IC3: Class Coverage: This metric is calculated over a given frame of refer-
ence and determines the amount of coverage of a given ontology. It is defined as
the cardinality of the intersection between classes in the ontology and classes in
the frame, divided by the total number of classes in frame. Effectively this is a
percentage of the number of classes common between the ontology and the test
data source, with respect to the total number of classes in the test data source.
For example, assuming a test data source of sixty classes, of which, forty are
present in the ontology, the ontology coverage would be 67%. There is 33% of
the test data source which is not covered by the ontology.
IC4: Relation Coverage: This is similar to class coverage, but is defined as
the cardinality of the intersection between relations in the ontology and relations
in the frame, divided by the total number of relations in frame.
Table 3. Consistency Dimension
Ref. Metric Dimension Reference
IO1 Number of Polysemous Elements Consistency [21]
IO2 Including Cycles in a Class Hierarchy Consistency [20],[10],[21]
IO3 Missing Disjointness Consistency [20],[10],[21]
IO4 Defining Multiple Domains/Ranges Consistency [21]
IO5 Creating a Property Chain with One Property Consistency [21]
IO6 Lonely Disjoints Consistency [3]
IO7 Tangledness (two methods) Consistency [7]
IO8 Semantically Identical Classes Consistency [23]
IO1: Number of Polysemous Elements: Number of properties, objects or
datatypes that are referred by the same identifier. A quality issue arises if, in a
given ontology, there are multiple classes and/or properties which are concep-
tually different but have the same identifier. For example, ‘man’ might refer to
different but related concepts, such as referring to ‘the human species’ or a ‘male
person’.
IO2: Including Cycles in a Class Hierarchy: Identified by [10] as circu-
latory errors, this condition typically occurs, for example, when a class C1is
defined as a superclass of class C2, and C2is defined as a superclass of C1at the
same time. C1and C2may not necessarily be directly linked, thus cycles may
form at different depths, d.
IO3: Missing Disjointness: Gomez-Perez et al. in [10] qualifies that subclasses
of a class which are disjoint from each other (a subclass can only be of one type),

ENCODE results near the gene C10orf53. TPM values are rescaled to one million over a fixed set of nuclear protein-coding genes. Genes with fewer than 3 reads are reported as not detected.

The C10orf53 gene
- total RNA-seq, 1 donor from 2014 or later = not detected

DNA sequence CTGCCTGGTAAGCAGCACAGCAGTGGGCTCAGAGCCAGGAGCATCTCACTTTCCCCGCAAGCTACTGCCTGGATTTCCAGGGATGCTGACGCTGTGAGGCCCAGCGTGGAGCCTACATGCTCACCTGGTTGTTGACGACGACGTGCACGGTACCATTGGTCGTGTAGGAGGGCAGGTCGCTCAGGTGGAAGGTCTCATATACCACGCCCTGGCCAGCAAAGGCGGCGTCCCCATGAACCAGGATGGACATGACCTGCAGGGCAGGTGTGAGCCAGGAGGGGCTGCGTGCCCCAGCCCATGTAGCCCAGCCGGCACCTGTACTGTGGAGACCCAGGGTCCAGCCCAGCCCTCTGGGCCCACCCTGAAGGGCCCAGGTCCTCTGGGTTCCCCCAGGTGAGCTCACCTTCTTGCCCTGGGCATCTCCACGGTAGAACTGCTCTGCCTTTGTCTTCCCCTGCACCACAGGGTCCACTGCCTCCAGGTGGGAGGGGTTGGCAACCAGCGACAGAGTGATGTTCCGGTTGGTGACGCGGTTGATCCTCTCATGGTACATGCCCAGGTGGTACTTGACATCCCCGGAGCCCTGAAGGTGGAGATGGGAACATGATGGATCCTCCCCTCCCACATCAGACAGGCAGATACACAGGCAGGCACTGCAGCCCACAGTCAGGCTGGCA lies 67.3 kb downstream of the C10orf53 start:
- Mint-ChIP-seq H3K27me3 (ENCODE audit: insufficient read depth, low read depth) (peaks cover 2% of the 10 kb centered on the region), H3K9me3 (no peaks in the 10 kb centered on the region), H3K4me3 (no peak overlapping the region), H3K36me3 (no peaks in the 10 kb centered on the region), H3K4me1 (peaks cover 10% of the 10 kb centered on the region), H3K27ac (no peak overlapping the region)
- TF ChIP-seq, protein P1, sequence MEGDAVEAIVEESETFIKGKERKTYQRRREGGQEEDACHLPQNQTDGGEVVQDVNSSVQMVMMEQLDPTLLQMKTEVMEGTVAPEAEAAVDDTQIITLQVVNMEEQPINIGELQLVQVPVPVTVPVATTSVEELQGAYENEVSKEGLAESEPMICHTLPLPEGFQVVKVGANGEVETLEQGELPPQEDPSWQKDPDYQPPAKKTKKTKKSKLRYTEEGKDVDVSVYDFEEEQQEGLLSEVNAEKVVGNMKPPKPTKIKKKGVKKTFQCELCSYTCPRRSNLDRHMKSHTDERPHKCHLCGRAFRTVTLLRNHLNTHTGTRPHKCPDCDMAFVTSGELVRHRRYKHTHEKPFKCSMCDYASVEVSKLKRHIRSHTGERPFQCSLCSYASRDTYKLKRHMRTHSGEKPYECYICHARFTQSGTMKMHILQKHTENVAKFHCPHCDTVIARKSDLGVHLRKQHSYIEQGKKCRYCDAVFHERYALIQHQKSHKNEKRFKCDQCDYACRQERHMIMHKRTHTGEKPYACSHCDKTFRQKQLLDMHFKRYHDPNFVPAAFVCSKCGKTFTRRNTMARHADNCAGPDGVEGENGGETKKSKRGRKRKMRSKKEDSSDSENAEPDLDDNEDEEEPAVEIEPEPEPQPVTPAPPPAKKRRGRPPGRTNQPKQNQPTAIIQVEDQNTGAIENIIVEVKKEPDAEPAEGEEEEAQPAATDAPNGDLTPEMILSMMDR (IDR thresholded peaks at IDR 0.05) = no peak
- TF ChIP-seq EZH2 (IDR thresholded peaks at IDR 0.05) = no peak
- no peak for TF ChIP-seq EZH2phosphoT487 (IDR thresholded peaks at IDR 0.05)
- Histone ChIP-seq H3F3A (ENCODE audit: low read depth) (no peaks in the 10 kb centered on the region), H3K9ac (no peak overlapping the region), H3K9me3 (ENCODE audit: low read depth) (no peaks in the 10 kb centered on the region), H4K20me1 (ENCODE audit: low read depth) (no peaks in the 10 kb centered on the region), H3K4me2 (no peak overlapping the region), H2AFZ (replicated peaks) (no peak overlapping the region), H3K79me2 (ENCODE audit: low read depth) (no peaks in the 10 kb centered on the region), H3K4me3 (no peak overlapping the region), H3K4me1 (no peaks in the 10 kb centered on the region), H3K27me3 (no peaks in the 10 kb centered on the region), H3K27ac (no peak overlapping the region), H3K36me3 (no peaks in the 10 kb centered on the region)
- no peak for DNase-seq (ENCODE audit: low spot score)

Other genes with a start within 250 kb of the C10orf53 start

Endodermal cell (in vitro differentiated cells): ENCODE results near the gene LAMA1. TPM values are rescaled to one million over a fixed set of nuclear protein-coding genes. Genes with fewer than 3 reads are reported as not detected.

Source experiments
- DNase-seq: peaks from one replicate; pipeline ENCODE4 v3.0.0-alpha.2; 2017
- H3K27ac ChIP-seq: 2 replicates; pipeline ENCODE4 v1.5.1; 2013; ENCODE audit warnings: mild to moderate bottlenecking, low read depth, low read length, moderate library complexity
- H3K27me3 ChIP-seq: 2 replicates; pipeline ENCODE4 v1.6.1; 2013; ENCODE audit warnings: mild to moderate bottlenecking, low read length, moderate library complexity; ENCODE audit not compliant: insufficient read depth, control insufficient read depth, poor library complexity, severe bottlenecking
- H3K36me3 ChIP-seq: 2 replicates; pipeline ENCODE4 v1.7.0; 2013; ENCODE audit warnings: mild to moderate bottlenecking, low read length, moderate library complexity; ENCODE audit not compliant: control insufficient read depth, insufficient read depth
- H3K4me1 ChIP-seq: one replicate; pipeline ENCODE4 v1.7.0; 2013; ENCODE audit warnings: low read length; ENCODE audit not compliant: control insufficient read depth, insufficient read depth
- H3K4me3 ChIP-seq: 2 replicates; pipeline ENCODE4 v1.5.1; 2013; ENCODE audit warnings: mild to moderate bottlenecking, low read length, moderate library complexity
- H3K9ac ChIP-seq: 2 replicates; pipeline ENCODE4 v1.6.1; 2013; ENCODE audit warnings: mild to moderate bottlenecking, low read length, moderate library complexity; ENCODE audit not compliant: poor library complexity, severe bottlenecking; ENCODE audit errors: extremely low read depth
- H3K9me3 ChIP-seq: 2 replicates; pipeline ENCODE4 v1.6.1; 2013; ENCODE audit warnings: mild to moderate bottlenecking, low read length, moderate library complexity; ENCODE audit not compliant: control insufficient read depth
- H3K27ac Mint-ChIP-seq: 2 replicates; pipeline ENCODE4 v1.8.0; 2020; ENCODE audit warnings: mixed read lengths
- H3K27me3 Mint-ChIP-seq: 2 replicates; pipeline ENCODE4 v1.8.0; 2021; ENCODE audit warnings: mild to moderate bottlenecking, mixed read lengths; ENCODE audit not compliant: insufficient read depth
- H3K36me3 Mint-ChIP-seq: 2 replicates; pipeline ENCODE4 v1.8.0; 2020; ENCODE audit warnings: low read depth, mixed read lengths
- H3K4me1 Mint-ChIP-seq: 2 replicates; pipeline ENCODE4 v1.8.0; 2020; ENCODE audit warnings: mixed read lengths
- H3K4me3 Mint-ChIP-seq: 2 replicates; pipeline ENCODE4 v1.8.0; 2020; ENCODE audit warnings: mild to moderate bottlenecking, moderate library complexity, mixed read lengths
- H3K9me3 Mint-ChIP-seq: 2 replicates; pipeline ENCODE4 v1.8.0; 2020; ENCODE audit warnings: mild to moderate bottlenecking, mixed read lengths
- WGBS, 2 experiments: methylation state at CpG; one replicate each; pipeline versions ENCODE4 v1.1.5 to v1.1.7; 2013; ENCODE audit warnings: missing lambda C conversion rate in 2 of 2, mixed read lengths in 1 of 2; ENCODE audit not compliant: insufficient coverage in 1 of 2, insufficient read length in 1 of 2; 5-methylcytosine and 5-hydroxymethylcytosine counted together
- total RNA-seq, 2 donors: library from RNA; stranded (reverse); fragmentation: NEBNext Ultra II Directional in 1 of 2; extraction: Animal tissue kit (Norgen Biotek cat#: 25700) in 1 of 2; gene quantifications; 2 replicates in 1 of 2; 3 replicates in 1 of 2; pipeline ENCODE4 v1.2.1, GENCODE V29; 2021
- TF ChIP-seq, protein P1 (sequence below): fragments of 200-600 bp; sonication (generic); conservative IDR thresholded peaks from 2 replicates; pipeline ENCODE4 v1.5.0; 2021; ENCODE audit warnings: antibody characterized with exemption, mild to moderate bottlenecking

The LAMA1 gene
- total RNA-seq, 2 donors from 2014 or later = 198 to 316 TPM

should specify this disjointness in the ontology.
IO4: Defining Multiple Domains/Ranges: Multiple domains and ranges
are allowed, however, these should not be in conflict with each other (that is,
no two domains or ranges should contradict each other). A quality issue arises
when multiple definitions are inconsistent.
IO5: Creating a Property Chain with One Property: This metric refers
to the use of the OWL construct ‘owl:propertyChainAxiom’ to set a property as
being composed of several other properties. The anomaly occurs when a prop-
erty chain includes only one property in the compositional part. For example,
declaring the property ‘grandparent’ as a property chain, but including only one
property ‘parent’ within it (instead of the required two ‘parent’ properties).
IO6: Lonely Disjoints: As mentioned in [3], a class C is referred to as a lonely
disjoint when the ontology specifies that this class is disjoint with some other
classes CAand CB, but C is not a sibling of CAand CB.
IO7: Tangledness: This is defined as the mean number of classes with more
than one direct ancestor. Another measure of tangledness is defined as the mean
number of direct ancestor of classes with more than one direct ancestor.
IO8: Semantically Identical Classes: This anomaly occurs when an ontology
includes multiple classes with the same semantics (referring to the same concept).
Table 4. Currentness Dimension
Ref. Metric Dimension Reference
IU1 Freshness Currentness [18]
IU1: Freshness: This is defined by [18] as a measure indicating how updated a
given piece of information is. The authors define a similar metric, ‘newness’ as
a measure to indicate how data was created in a timely manner.
Inherent-System Category Metrics Table 5 and Table 6 show the associa-
tion of metrics to the ISO 25012 Inherent-System Category (IS).
Table 5. Compliance Dimension
Ref. Metric Dimension Reference
ISM1 No OWL Ontology Declaration Compliance [21]
ISM2 Ambiguous Namespace Compliance [21]
ISM3 Namespace Hijacking Compliance [21]
ISM4 Number of Syntax Errors Compliance [11]
ISM1: No OWL Ontology Declaration: Ontologies must ensure that the
‘owl:Ontology’ tag is provided, which includes meta-data specific to the ontol-